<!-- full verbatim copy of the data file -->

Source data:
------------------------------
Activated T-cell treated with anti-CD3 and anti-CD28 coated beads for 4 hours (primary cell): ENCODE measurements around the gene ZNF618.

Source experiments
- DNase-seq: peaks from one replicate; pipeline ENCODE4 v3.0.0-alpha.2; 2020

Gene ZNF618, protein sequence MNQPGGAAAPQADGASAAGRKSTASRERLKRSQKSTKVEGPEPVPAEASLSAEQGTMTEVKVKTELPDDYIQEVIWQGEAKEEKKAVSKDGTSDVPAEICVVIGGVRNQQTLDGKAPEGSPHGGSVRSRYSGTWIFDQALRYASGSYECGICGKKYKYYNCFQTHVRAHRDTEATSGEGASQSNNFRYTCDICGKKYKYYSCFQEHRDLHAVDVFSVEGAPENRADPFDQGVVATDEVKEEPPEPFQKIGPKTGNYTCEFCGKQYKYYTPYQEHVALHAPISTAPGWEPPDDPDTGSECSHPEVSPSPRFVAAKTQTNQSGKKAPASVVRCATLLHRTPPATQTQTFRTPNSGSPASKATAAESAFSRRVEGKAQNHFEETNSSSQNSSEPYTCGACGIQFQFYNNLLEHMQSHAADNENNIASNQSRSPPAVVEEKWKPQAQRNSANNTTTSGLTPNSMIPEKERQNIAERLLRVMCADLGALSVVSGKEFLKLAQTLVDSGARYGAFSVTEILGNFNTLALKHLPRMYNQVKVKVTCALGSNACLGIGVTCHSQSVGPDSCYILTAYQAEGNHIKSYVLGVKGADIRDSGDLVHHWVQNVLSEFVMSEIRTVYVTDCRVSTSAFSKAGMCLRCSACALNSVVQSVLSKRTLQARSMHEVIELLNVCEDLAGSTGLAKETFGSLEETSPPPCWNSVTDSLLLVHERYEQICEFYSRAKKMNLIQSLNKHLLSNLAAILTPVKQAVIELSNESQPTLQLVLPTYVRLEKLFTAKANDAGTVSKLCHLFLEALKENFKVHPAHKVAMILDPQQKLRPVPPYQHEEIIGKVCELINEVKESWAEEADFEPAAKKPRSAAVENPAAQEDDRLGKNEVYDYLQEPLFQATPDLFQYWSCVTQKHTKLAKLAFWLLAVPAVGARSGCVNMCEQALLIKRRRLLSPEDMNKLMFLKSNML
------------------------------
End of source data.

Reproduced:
Activated T-cell treated with anti-CD3 and anti-CD28 coated beads for 4 hours (primary cell): ENCODE measurements around the gene ZNF618.

Source experiments
- DNase-seq: peaks from one replicate; pipeline ENCODE4 v3.0.0-alpha.2; 2020

Gene ZNF618, protein sequence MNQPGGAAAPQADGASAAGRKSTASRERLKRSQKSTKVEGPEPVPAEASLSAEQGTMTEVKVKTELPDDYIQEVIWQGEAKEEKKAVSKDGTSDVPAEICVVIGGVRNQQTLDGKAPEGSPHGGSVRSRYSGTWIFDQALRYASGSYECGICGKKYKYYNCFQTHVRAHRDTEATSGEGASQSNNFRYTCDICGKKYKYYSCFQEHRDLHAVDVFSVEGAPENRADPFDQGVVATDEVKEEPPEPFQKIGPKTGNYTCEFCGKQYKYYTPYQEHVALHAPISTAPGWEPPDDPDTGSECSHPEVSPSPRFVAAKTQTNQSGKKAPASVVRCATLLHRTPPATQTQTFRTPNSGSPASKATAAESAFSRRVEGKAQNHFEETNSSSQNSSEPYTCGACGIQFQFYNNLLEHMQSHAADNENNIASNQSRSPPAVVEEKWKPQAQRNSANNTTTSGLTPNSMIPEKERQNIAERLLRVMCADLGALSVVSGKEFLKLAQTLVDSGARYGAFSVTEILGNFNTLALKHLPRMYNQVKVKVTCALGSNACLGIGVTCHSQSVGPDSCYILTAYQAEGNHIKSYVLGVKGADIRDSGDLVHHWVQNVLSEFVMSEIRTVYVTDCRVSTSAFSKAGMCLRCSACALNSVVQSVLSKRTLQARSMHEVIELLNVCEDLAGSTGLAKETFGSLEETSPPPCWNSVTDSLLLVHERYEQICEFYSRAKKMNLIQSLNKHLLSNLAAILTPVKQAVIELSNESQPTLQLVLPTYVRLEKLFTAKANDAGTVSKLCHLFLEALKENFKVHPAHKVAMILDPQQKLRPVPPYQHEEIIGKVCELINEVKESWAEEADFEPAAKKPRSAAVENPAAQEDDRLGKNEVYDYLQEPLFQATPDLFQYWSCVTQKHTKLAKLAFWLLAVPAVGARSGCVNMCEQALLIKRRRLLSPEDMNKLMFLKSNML